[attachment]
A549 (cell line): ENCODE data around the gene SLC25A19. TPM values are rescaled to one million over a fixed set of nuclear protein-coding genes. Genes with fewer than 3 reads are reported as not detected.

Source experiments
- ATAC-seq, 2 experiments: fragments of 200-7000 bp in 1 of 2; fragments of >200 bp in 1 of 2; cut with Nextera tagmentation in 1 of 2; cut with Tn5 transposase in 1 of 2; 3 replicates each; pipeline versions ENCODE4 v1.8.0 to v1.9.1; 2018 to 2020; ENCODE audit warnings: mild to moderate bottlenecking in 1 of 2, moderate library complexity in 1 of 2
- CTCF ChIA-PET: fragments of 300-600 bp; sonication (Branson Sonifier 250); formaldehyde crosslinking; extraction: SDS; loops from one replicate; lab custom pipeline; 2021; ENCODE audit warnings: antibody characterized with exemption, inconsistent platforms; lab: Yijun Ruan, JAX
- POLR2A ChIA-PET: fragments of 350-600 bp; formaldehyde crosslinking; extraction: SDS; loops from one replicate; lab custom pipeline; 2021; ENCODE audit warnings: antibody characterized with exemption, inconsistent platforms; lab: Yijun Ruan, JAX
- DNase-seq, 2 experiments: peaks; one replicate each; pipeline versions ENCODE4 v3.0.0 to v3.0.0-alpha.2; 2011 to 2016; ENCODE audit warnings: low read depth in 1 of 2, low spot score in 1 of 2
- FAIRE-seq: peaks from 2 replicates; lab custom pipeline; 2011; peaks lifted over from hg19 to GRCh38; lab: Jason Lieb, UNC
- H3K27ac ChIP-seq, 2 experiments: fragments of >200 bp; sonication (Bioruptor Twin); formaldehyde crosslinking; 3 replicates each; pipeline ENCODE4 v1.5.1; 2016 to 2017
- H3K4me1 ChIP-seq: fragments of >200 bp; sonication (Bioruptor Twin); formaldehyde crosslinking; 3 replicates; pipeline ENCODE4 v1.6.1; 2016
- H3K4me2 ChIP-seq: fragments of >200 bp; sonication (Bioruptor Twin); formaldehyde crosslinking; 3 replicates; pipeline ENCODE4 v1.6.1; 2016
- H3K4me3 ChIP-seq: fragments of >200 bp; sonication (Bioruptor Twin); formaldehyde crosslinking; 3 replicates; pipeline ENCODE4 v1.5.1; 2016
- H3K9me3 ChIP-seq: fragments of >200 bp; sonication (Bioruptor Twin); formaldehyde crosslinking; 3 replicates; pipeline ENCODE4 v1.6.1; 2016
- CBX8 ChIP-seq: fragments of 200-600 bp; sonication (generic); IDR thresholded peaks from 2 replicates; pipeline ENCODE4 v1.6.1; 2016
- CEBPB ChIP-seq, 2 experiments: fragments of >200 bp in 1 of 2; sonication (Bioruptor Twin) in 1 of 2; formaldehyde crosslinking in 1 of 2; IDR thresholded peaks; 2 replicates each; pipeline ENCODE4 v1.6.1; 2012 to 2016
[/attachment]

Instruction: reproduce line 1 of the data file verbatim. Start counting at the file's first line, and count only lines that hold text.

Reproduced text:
A549 (cell line): ENCODE data around the gene SLC25A19. TPM values are rescaled to one million over a fixed set of nuclear protein-coding genes. Genes with fewer than 3 reads are reported as not detected.